slicedtoad said:
oh i see, i was looking at the v version instead of the i version. Where are you purchasing your stuff? I can't find that mobo on any of the usual sites.

powercolor is a budget brand, it works though. I also linked a diamond one that's the same size. Also a budget brand.

Drivers are handled by AMD, so no worries. RMA's should be done through newegg, not powercolor, i shudder at the thought of using their tech support. Low chance of it lasting the first month and then dying though (newegg will rma for the first month), most faulty cards are bad when they arrive.

buy the extended service plan if you're really worried, not really worth it though.



Thanks for the info! That motherboard hasn't been released yet. If you go to http://www.asus.com/Motherboards/Intel_Socket_1155/P8Z7... you can read up more on it. I'm sure the cost will be at a premium, but it's nice to see a company actually cram quality components onto a mini-itx for those that are looking for a smaller form factor.
a b U Graphics card
April 10, 2012 3:12:13 PM

man, this is a funny thread. Totally understand about the feeling responsible for advice bit. The reverse is also true, the advised is also responsible for making sure the advice is sound.
I hate it when people buy wtvr i tell them without questioning or reviewing it themselves. I might be more current in computer parts but i'm not them and i don't know all their preferences and expectations, how can someone blindly spend their money solely based on the advice of an anonymous internet person.

edit: wow, vertical mosfets. They've gone 3d in their attempt to pack features in. Very nice mobo, though i'd check some reviews after it comes out just to make sure it doesn't have problems. So much potential for problems in that kind of board, but Asus pulls a lot of interesting things off.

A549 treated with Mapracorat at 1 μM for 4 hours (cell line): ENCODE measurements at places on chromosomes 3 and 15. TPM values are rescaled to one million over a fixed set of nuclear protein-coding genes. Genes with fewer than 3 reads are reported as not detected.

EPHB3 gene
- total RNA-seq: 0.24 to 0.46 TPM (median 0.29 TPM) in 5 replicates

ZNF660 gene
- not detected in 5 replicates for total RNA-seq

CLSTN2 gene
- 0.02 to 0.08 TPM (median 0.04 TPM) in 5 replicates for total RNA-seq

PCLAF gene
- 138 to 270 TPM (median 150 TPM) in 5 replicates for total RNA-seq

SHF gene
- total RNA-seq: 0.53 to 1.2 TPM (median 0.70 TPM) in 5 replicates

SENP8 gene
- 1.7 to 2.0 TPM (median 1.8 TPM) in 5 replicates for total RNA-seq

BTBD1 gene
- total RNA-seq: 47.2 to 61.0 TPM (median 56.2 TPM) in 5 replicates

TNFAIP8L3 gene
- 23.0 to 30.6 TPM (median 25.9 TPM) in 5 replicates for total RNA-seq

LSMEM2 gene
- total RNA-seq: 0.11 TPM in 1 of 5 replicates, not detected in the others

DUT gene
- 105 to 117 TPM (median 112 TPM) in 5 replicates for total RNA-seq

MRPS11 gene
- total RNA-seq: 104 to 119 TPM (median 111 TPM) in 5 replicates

As for an SSD, i'd recommend the m4. If you can spend a bit more and want emphasis on looks as well as speed, the samsung 830 looks awesome. Plenty of sandforce based drives too if you need something cheaper, just as fast but less reliable.
April 10, 2012 3:31:12 PM

Most of the computers that I've built have been business machines that have no need for discreet video. I've built "gaming" computers before, but that was some time ago back when 6800gt cards were awesome (yeah it's been a while). I'm really enjoying this custom build so far and I appreciate all of the suggestions I'm getting. As for the single-fan card options that have been suggested, is it worth replacing the stock heat sink and fan with an aftermarket or are the temp differences just not noticeable?
April 10, 2012 3:49:02 PM

My 5770 was a PowerColor. Never had any trouble with it. Still running strong in my co-worker's computer that I built for him.
a b U Graphics card
April 10, 2012 3:50:29 PM

worth it for the money? no. worth it because you can't fit a better card and want to oc? maybe.

There is definitely a temp difference and noise difference. The stock fan blows air out of the case while aftermarket fans keep the air inside the case. If your case is well ventilated an aftermarket cooler will work well, but if there isn't much airflow, it will heat the inside of the case up.

But, yeah, aftermarket coolers are for noise or overclocking. The stock fan should work fine for stock clocks with bearable noise.

edit: @sinisterSalad, yeah i've had a few powercolor gpus. Only one was bad, but i've had bad sapphire and asus cards as well. In my experience only asus (of those three, never dealed with RMAs from other gpu brands) has anything that can be called support. The powercolor got RMAed to newegg and the sapphire (i didn't test it till after 30 days) required me to fix it myself since they wanted $50 for shipping.